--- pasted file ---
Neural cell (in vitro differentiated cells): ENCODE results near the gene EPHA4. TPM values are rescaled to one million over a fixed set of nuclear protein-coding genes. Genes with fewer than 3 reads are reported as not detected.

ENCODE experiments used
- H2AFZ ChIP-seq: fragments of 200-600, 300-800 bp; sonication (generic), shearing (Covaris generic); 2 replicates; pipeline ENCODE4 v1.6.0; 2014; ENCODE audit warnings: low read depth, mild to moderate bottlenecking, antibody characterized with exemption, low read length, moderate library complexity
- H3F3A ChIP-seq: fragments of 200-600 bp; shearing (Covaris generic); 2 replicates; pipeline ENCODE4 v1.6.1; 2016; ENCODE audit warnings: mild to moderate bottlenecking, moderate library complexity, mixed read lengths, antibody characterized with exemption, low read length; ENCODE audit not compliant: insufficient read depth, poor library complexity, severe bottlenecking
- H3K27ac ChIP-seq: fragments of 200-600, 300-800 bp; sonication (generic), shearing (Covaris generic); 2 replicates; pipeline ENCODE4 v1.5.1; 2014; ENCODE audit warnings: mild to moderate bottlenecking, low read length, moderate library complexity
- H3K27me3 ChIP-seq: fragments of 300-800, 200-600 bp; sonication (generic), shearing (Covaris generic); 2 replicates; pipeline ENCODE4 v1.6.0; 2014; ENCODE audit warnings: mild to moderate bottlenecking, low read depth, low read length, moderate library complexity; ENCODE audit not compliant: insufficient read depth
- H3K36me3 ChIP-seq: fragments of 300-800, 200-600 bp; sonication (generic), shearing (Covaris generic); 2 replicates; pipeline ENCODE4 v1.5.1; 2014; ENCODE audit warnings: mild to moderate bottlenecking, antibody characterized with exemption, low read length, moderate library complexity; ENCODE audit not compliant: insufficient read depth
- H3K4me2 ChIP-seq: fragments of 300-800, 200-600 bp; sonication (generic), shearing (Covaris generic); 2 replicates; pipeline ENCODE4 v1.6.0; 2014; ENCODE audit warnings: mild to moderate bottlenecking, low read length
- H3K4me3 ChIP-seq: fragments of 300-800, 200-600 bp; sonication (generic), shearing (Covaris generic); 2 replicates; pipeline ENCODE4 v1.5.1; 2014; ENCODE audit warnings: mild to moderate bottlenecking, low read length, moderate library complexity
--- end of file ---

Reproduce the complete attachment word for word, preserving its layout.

Neural cell (in vitro differentiated cells): ENCODE results near the gene EPHA4. TPM values are rescaled to one million over a fixed set of nuclear protein-coding genes. Genes with fewer than 3 reads are reported as not detected.

ENCODE experiments used
- H2AFZ ChIP-seq: fragments of 200-600, 300-800 bp; sonication (generic), shearing (Covaris generic); 2 replicates; pipeline ENCODE4 v1.6.0; 2014; ENCODE audit warnings: low read depth, mild to moderate bottlenecking, antibody characterized with exemption, low read length, moderate library complexity
- H3F3A ChIP-seq: fragments of 200-600 bp; shearing (Covaris generic); 2 replicates; pipeline ENCODE4 v1.6.1; 2016; ENCODE audit warnings: mild to moderate bottlenecking, moderate library complexity, mixed read lengths, antibody characterized with exemption, low read length; ENCODE audit not compliant: insufficient read depth, poor library complexity, severe bottlenecking
- H3K27ac ChIP-seq: fragments of 200-600, 300-800 bp; sonication (generic), shearing (Covaris generic); 2 replicates; pipeline ENCODE4 v1.5.1; 2014; ENCODE audit warnings: mild to moderate bottlenecking, low read length, moderate library complexity
- H3K27me3 ChIP-seq: fragments of 300-800, 200-600 bp; sonication (generic), shearing (Covaris generic); 2 replicates; pipeline ENCODE4 v1.6.0; 2014; ENCODE audit warnings: mild to moderate bottlenecking, low read depth, low read length, moderate library complexity; ENCODE audit not compliant: insufficient read depth
- H3K36me3 ChIP-seq: fragments of 300-800, 200-600 bp; sonication (generic), shearing (Covaris generic); 2 replicates; pipeline ENCODE4 v1.5.1; 2014; ENCODE audit warnings: mild to moderate bottlenecking, antibody characterized with exemption, low read length, moderate library complexity; ENCODE audit not compliant: insufficient read depth
- H3K4me2 ChIP-seq: fragments of 300-800, 200-600 bp; sonication (generic), shearing (Covaris generic); 2 replicates; pipeline ENCODE4 v1.6.0; 2014; ENCODE audit warnings: mild to moderate bottlenecking, low read length
- H3K4me3 ChIP-seq: fragments of 300-800, 200-600 bp; sonication (generic), shearing (Covaris generic); 2 replicates; pipeline ENCODE4 v1.5.1; 2014; ENCODE audit warnings: mild to moderate bottlenecking, low read length, moderate library complexity